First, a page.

Regulatory Restrictions – Recovering Financial Loss

November 2015

Agricultural businesses subject to government regulation may suffer financial loss resulting from regulatory restrictions.  In what circumstances can such losses be recovered?

In a recent decision of the Federal Court of Appeal, the appellate court considered an appeal by commercial beekeepers from a motion judge’s decision summarily dismissing their proposed class action against the federal government for recovery of financial losses resulting from the Minister’s policy decision prohibiting importation of bee “packages”.  While the Minster admittedly had statutory authority to impose such a prohibition by regulation, earlier regulations to this effect had expired.  Under existing regulations, the Minister is required to issue importation permits provided that the imported product would not “result in the introduction into Canada, or spread within Canada, of a vector, disease or toxic substance.”

Bee “packages” contain a bee colony (including a queen) and are the most efficient method of replacing beekeepers’  losses due to winter-kill and other factors.  Although both the previous regulation and the ministerial policy permitted replacing colonies with imported queen bees, this requires more inputs and carries more risk in establishing a productive colony than bee “packages”.

The plaintiff beekeepers alleged that the ministerial policy imposing an absolute prohibition on the importation of bee “packages” conflicted with their regulatory right to the grant of a permit absent evidence of potential harm and that, in implementing this policy, the Minister was improperly responding to the lobbying efforts of a small faction of commercial beekeepers promoting their own financial advantage.  In allowing the appeal and authorizing the proposed class action to proceed, the appellate court commented:

“The beekeepers plead that in specific interactions, Canada assured them that imports effecting their economic interest would be banned only as long as there was scientific evidence of risk…Absent evidence of risk and but for the blanket guideline, Canada had to issue importation permits under [the regulations].  In light of these considerations, the relationship between Canada and the beekeepers is sufficiently close and direct to make it fair and reasonable that Canada be subject to a duty to respect the beekeepers’ interests, at least to the extent of making rational, evidence- based decisions following proper legislative criteria…

“Put another way, the relationship between the beekeepers and Canada, as pleaded, is one of well-defined rights and entitlements based on specific legislative criteria, alongside specific interactions and assurances between the two.  It is not one where someone is seeking a general benefit that may or may not be granted depending on a subjective weighing and assessment of policy factors.”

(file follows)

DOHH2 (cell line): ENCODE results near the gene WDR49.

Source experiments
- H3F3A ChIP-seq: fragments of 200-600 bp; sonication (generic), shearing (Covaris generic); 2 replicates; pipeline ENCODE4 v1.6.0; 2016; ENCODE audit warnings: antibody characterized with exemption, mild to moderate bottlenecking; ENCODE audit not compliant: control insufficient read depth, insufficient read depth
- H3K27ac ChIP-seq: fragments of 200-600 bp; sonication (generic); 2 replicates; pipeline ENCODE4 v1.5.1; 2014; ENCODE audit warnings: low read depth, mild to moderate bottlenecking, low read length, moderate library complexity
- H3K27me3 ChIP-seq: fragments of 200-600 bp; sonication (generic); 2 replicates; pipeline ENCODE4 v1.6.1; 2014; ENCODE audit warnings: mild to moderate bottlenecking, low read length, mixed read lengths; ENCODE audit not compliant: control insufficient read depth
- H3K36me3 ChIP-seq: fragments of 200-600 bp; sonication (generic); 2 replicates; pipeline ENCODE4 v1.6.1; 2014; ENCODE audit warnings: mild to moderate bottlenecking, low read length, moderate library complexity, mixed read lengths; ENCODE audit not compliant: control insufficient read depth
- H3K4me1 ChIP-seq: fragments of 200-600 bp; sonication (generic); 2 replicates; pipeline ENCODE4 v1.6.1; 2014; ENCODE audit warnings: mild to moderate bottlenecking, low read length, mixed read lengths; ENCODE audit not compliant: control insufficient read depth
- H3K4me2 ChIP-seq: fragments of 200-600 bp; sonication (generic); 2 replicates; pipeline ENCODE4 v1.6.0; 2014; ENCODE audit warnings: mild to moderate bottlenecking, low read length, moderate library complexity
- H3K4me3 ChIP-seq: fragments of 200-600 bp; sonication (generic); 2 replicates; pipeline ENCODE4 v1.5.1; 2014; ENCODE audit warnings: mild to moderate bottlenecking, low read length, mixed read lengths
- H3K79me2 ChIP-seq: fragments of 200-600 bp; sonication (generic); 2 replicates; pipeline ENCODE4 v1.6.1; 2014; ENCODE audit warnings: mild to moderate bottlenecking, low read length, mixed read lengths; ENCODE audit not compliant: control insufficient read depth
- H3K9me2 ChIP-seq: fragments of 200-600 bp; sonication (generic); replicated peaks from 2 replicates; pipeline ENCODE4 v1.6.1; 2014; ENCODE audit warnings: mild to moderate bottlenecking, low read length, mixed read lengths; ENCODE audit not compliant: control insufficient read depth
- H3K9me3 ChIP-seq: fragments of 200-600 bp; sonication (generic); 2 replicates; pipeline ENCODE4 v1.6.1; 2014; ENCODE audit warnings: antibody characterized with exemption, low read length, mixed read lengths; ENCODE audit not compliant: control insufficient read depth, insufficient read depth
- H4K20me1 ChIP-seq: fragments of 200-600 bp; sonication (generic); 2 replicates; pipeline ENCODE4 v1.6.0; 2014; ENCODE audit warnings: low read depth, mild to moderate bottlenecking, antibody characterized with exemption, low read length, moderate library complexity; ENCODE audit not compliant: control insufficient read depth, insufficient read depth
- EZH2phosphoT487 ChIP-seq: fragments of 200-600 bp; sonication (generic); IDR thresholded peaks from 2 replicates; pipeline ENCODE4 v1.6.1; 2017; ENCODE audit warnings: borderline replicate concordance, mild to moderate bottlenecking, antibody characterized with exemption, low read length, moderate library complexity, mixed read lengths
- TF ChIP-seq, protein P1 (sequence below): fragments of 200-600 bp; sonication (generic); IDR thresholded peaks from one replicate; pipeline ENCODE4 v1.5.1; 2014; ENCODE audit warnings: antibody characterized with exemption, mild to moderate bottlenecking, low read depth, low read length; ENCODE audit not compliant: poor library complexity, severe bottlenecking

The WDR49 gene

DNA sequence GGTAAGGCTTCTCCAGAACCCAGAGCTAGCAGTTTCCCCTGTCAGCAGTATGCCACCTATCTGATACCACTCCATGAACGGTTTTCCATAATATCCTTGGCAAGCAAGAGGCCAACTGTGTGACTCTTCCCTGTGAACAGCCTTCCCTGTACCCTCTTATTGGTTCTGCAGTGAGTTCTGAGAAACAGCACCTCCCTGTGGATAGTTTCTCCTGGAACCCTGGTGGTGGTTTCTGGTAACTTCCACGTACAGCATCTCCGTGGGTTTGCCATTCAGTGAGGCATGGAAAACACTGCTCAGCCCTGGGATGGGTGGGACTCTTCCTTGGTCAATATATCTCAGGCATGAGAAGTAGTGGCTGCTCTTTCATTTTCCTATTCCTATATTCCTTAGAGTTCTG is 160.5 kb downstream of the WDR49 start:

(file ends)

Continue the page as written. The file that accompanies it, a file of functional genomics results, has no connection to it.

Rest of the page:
The appellate court rejected the federal government’s position that it should bear no financial liability for loss where it acts in the public interest.  The court stated:

“As mentioned above, the beekeepers claim focuses on their inability to import honeybees from the United States under [the regulations].  [The regulation] says that permits ‘shall’ be granted on a case by case basis where the importation would not bring a ‘vector, disease or toxic substance’ to Canada.  In other words, the public policy established by the law on the books favours importation in appropriate circumstances.  According to the beekeepers, those circumstances existed, and importation should have been allowed.  Thus, in this case, there is no inconsistency between the existence of a private law duty of care to the beekeepers and the public duty Canada owed.”

The appellate court concluded that the beekeepers’ claims of negligence and bad faith should be permitted to proceed, as well as their alternative claim for monetary relief in public law described by the appellate court as a “novel” claim.  With respect to this claim, the court stated:

“Taking the allegations in the claim as proven, Canada’s officials took it upon themselves to create and enforce an unauthorized, scientifically unsupported blanket policy preventing beekeepers from exercising their legal right to apply for importation permits on a case by case basis under [the regulations].  This gives rise to a number of grounds for finding unacceptability and indefensibility… As alleged, Canada’s conduct has a flavour of maladministration associated with it, something that can prompt an exercise of discretion in favour of monetary relief.  The additional element of bad faith, pleaded here…, buttresses that conclusion.  As pleaded, interactions between Canada and the beekeepers suggest that monetary relief may be required to fulfill a clear and specific duty to act.”

Agricultural producers may, in some circumstances, obtain recovery of financial losses resulting from improper imposition by public authorities of regulatory restrictions.  Such recovery will depend upon the nature of the relationship between the public authority and the claimants, whether there is lawful authorization for the impugned restriction, the nature of the public duty being exercised, and whether the public authority has acted in bad faith.

Author

Paul practises mainly in the areas of environmental law, energy law, and commercial litigation. He is author of "Civil Procedure in Practice" and a regular contributor of articles to various journals. Paul is certified by the Law Society as a Specialist in Civil Litigation. More →